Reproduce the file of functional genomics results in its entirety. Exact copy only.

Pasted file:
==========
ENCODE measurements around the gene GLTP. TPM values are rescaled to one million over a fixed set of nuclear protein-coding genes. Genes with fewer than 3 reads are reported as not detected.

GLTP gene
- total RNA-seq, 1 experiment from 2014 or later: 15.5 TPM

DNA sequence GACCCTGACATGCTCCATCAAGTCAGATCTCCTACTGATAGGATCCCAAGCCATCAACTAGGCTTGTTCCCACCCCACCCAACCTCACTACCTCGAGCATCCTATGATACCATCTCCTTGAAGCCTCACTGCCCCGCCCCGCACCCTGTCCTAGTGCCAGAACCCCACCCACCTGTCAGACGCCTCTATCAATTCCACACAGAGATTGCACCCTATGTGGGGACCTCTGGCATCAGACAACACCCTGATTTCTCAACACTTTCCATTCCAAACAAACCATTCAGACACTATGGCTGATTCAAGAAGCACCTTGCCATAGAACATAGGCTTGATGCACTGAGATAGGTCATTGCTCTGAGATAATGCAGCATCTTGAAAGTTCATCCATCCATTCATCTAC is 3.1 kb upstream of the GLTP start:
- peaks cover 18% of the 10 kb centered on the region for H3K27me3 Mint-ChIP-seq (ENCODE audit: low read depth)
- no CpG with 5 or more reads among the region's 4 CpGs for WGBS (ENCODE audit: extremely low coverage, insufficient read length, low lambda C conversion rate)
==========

ENCODE measurements around the gene GLTP. TPM values are rescaled to one million over a fixed set of nuclear protein-coding genes. Genes with fewer than 3 reads are reported as not detected.

GLTP gene
- total RNA-seq, 1 experiment from 2014 or later: 15.5 TPM

DNA sequence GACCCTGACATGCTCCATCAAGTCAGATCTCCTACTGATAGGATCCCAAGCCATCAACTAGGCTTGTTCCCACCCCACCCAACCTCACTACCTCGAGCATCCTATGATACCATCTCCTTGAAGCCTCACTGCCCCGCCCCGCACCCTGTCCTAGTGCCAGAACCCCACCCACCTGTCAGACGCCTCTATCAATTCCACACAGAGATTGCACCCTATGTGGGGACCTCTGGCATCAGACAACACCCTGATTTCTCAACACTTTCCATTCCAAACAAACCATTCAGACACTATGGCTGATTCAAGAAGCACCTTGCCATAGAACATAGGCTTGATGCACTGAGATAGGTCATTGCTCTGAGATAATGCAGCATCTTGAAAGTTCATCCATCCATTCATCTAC is 3.1 kb upstream of the GLTP start:
- peaks cover 18% of the 10 kb centered on the region for H3K27me3 Mint-ChIP-seq (ENCODE audit: low read depth)
- no CpG with 5 or more reads among the region's 4 CpGs for WGBS (ENCODE audit: extremely low coverage, insufficient read length, low lambda C conversion rate)